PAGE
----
Another day of speculation capped a shaky week for shares of Washington Mutual Inc., the nation's biggest savings and loan and now a magnet for takeover rumors.
Pressured by regulators, WaMu's board fired longtime Chief Executive Kerry Killinger on Monday. But its shares, which closed last week at $4.27, closed Friday at $2.73, down 36% for the week, in a further humiliation for what was a $45 stock early last year.
Rumors flew through the mortgage industry all week. One was that Seattle-based WaMu would cease all home lending next week. Another said Citigroup Inc. would step in to buy the thrift. And an industry publication reported Friday that JPMorgan Chase & Co. was in late-stage talks to buy WaMu.
JPMorgan, based in New York, has considered WaMu a tempting target because of its huge branch network in the West. Killinger had forged WaMu largely by acquiring California S&Ls -- American Savings, Great Western, Home Savings -- in the 1990s. Subprime credit-card specialist Providian was added in 2005.
Spokesmen for WaMu and JPMorgan declined to comment, but a person close to JPMorgan Chief Executive Jamie Dimon said Friday that no talks were underway.
Another report said WaMu, which has lost more than $6.3 billion over the last three quarters because of growing problems in its mortgage portfolio, might seek to sell some of its far-flung assets, such as branches in New York.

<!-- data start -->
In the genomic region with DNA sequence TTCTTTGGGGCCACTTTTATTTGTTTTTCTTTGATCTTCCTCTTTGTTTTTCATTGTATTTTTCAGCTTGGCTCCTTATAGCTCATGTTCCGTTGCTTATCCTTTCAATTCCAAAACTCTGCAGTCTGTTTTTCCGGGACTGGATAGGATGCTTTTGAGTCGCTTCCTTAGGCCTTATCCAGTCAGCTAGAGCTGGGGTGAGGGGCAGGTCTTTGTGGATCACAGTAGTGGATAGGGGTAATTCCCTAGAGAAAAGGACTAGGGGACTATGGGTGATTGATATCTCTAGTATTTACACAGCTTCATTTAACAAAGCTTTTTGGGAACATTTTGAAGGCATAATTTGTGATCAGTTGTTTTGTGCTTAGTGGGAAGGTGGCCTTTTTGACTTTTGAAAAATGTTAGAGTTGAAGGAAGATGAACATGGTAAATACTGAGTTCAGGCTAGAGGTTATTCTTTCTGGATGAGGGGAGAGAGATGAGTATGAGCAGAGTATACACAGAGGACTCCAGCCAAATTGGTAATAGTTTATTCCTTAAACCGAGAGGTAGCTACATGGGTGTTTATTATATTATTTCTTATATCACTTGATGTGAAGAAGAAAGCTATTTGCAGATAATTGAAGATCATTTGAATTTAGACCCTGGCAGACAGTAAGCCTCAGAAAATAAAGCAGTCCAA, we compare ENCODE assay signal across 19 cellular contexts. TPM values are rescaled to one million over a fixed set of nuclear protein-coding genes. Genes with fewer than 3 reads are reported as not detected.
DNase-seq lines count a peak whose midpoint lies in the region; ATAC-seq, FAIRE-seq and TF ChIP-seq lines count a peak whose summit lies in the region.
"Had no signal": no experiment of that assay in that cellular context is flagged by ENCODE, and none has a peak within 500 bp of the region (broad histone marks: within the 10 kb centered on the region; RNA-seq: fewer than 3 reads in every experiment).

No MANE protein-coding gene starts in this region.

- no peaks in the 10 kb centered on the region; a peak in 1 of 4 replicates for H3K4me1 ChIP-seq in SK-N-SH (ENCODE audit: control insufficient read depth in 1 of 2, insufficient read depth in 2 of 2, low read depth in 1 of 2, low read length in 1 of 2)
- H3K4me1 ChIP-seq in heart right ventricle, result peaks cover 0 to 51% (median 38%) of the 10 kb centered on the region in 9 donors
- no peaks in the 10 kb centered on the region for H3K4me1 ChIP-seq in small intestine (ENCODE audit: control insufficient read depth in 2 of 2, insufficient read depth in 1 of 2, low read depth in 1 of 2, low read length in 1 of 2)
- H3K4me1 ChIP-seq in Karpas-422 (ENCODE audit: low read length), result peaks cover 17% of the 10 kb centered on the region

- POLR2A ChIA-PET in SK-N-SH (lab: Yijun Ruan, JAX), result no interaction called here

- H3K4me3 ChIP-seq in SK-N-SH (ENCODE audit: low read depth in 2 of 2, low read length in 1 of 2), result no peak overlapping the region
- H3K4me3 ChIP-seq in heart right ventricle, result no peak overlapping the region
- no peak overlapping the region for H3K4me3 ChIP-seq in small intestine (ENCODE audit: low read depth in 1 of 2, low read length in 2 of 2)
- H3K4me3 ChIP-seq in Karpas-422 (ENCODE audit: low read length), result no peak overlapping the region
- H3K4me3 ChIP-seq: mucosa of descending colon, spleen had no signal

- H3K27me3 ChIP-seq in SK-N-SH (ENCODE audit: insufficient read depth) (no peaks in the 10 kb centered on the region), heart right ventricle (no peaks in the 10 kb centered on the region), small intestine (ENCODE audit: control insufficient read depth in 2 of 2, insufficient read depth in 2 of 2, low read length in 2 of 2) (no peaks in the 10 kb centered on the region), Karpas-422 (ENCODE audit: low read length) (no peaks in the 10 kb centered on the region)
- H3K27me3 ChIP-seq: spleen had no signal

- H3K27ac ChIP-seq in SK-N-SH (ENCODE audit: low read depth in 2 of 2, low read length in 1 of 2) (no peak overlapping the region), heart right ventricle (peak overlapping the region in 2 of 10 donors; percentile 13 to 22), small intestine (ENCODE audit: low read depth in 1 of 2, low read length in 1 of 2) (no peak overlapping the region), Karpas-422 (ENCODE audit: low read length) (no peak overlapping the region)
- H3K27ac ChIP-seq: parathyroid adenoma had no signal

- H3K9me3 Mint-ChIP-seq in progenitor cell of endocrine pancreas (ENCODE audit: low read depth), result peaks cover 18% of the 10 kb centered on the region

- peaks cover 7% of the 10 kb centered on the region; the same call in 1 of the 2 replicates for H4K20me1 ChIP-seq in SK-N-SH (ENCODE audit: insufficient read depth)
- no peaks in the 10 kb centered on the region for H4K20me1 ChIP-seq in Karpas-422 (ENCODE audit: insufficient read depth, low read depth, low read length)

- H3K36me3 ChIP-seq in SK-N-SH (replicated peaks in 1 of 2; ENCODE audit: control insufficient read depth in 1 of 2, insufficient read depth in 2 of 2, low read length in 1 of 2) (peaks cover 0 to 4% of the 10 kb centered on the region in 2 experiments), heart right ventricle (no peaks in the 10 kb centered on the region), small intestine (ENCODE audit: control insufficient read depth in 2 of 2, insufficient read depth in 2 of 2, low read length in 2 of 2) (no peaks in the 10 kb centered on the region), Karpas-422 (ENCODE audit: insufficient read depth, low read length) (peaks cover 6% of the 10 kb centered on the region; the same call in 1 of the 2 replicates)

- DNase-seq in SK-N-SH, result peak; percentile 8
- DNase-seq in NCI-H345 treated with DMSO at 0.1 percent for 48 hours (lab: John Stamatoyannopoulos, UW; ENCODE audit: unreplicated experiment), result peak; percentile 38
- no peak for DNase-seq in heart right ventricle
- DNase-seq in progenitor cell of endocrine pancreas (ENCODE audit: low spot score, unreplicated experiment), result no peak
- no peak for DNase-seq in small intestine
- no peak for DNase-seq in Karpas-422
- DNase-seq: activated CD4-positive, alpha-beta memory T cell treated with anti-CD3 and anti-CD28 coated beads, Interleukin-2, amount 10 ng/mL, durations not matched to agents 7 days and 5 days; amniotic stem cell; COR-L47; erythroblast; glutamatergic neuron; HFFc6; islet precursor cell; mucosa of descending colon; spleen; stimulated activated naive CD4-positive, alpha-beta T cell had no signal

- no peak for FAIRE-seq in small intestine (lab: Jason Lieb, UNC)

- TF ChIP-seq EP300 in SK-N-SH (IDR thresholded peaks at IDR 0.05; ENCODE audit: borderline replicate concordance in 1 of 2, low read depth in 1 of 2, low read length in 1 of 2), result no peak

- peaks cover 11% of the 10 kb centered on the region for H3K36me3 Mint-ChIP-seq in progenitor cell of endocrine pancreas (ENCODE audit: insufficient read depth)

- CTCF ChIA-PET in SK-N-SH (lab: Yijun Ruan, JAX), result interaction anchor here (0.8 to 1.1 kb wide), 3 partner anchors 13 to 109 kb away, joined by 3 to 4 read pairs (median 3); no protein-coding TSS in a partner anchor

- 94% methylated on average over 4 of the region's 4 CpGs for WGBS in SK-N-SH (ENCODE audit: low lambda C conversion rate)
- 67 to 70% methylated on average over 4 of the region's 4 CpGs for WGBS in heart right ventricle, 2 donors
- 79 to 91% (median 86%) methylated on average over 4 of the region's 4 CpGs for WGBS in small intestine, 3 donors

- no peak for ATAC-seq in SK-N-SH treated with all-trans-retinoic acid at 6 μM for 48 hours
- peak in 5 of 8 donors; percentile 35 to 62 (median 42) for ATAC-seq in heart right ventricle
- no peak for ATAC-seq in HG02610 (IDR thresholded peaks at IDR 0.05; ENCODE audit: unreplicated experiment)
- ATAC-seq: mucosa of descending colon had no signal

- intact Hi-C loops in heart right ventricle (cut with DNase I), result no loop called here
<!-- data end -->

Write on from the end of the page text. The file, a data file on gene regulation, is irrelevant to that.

As the various scenarios battled for traction Friday, WaMu shares fluctuated wildly, rising as much as 16% above Thursday's closing price and falling as much as 14% below it.
One big fear is that the market uncertainty will take a toll on what is widely seen as an extraordinary asset -- WaMu's more than 2,600 offices in 36 states, most of them retail banking branches. The doomsday scenario: an IndyMac Bank-style panic by depositors, forcing regulators to step in.
WaMu addressed those fears Thursday in a statement emphasizing that it continued to meet regulatory net-worth requirements and was, in fact, considered well capitalized. But fears lingered.
"The biggest short-term problem WaMu is facing is the steady erosion of its deposit franchise and going-forward profitability due to all the bad news," said Bert Ely, a veteran banking consultant.
Though new CEO Allan H. Fishman has barely had time to warm his chair, "a deal sooner rather than later is better for its stockholders," Ely said. "If WaMu's problems are serious enough and the regulatory pressure is strong enough, WaMu's directors will cut a deal."
But the person close to JPMorgan's CEO said the big New York bank didn't have enough information about WaMu's banged-up mortgage and credit card holdings to make an informed offer.
"Just how toxic is toxic?" this person said. "You need more transparency to figure out exactly what's going on."
In early 2007 WaMu was the sixth-biggest subprime lender and fighting Countrywide Financial Corp. for the No. 1 spot in "alt A," the not-quite-ready-for-prime mortgages to borrowers who didn't have to document their earnings.
Now Countrywide has been swallowed by Bank of America Corp. and IndyMac is being run by Uncle Sam. But Killinger's big thrift is still alive, if not exactly kicking like it used to.
Money & Co.
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